Flash Report /
Kenya

Covid-19: Kenya cuts policy rate (expected) and cash reserve ratio (unexpected)

  • Central bank cuts CBR and CRR by 100bps each to spur liquidity and lending

  • GDP growth outlook now dim, with growth target revised down to 3.4% from 6.2%

  • Asset quality continues to weaken, with the NPL ratio at 12.7% in February; further weakening expected

Faith Mwangi
Faith Mwangi

Equity Research Analyst, Financials (East Africa)

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Tellimer Research
23 March 2020
Published byTellimer Research

As we had expected, the monetary policy committee cut the central bank rate (CBR) by 100bps to 7.25% at today’s meeting, following the discovery of new Covid-19 cases in Kenya. The committee also cut the cash reserve ratio (CRR) by 100bps to 4.25% to support the financial sector’s liquidity and, ultimately, to spur lending. 

In our view, this support to liquidity, although welcome, will not prevent a big hit to credit growth, as only essential services will continue during the crisis. We expect layoffs to affect the consumer segment, delayed supply chains to hit trade and low consumer spending to hurt manufacturing. These three sectors typically drive private sector credit growth and, with the outlook turning negative, we expect private sector credit to decline in Q2 20 and Q3 20. 

The central bank's rate cut actions track global policy changes and we expect the regulator to continue supporting the banking sector. 

Some key highlights from the meeting:

  • GDP growth outlook revised down to 3.4% from the earlier 6.2%, driven by reduced demand from Kenya’s main trading partners, the disruption of supply chains and domestic production. The committee noted particular Covid-19-related concerns include job losses, the unknown duration of the crisis, the health sector impact and the tourism sector impact.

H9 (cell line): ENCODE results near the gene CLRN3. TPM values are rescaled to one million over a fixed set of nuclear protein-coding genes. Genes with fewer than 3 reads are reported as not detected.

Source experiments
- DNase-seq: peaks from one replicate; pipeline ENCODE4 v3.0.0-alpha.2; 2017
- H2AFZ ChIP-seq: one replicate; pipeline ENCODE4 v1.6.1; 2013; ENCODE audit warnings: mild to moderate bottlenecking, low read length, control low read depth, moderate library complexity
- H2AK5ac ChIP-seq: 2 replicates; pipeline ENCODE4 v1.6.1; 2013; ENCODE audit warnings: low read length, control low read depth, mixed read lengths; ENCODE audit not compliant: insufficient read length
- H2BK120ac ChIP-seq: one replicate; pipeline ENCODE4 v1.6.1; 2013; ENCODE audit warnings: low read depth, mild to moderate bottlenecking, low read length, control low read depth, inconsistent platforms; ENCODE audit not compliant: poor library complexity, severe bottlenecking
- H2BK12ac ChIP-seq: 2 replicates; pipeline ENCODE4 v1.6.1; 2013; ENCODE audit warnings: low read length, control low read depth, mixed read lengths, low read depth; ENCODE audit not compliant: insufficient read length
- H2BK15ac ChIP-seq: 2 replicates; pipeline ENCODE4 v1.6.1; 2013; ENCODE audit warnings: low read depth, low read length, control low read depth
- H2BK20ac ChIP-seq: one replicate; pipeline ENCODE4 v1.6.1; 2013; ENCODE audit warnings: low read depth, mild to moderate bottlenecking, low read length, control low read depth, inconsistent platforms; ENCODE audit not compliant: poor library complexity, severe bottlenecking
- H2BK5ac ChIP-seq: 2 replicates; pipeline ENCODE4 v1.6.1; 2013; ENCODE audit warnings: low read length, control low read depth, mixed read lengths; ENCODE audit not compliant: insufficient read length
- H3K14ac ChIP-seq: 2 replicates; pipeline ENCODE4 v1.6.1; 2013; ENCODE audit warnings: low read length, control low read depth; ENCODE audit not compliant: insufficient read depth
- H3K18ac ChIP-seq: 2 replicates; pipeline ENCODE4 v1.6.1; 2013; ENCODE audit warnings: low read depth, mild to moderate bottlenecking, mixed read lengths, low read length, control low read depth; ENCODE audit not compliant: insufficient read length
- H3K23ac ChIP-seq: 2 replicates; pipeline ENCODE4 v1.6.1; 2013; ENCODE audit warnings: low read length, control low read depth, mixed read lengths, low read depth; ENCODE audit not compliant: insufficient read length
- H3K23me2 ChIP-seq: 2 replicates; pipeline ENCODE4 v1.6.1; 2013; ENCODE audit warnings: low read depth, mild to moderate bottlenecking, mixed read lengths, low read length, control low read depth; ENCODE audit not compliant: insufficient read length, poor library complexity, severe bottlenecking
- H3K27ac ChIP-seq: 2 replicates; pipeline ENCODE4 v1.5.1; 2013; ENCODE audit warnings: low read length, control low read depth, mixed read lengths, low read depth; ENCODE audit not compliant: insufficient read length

• Current account deficit projected at 4.0-4.6% in 2020; FX reserves now at 5.01 months of import cover. The current account deficit estimate is tied to the duration and intensity of the Covid-19 pandemic and the resultant impact on export earnings sectors. As it is, the tourism sector has come to a halt, with flights into the country from key source countries halted. The horticulture sector is also struggling, with flower imports significantly down as countries move funds to health care. We believe achieving the higher end of the target band is more likely. 
  • Banking industry NPL ratio rose to 12.7% in February 2020 from 12.0% in December 2019. The committee noted an increase in NPLs from the manufacturing, energy and personal household segments. In light of the recent uptick in Covid-19 cases to 15 confirmed cases in Kenya, the government is pursuing a semi-lockdown, restricting travel and movement within the country. The effects have already started to be felt, with some large players in the hospitality industry asking their staff to take unpaid leave, which only worsen the impact on the financial sector, as such workers find themselves unable to service loans. We expect the strain on asset quality to persist in 2020. The government has also issued a directive to banks to extend loan terms for personal loans to enable ease of repayment. Although this may soften the impact of the rising NPLs, weakness will still be evident across the banking sector. 
  • Private sector credit grew by 7.7% in February 2020, driven by the manufacturing sector (+10.4% yoy), trade (+9.5% yoy), transport and communications (+7.4% yoy) and consumer durables (+20.6% yoy). We believe private sector credit growth will revert to anaemic levels in Q2-Q3 as the impact of Covid-19 continues to take shape. Already, there has been noticeable strain in the trade segment, with shipments from China facing delays, the tourism segment has come to a standstill, the continued weakening of the shilling will inflate prices of imported goods and the slow down of the economy will lead to an upsurge in lay-offs. 

Because of the exceptional circumstances, the monetary policy committee will be meeting again in a month’s time, unlike the usual two-month schedule. Given the country is entering a critical stage of the Covid-19 cycle during which cases are likely to drastically increase, we expect further policy changes.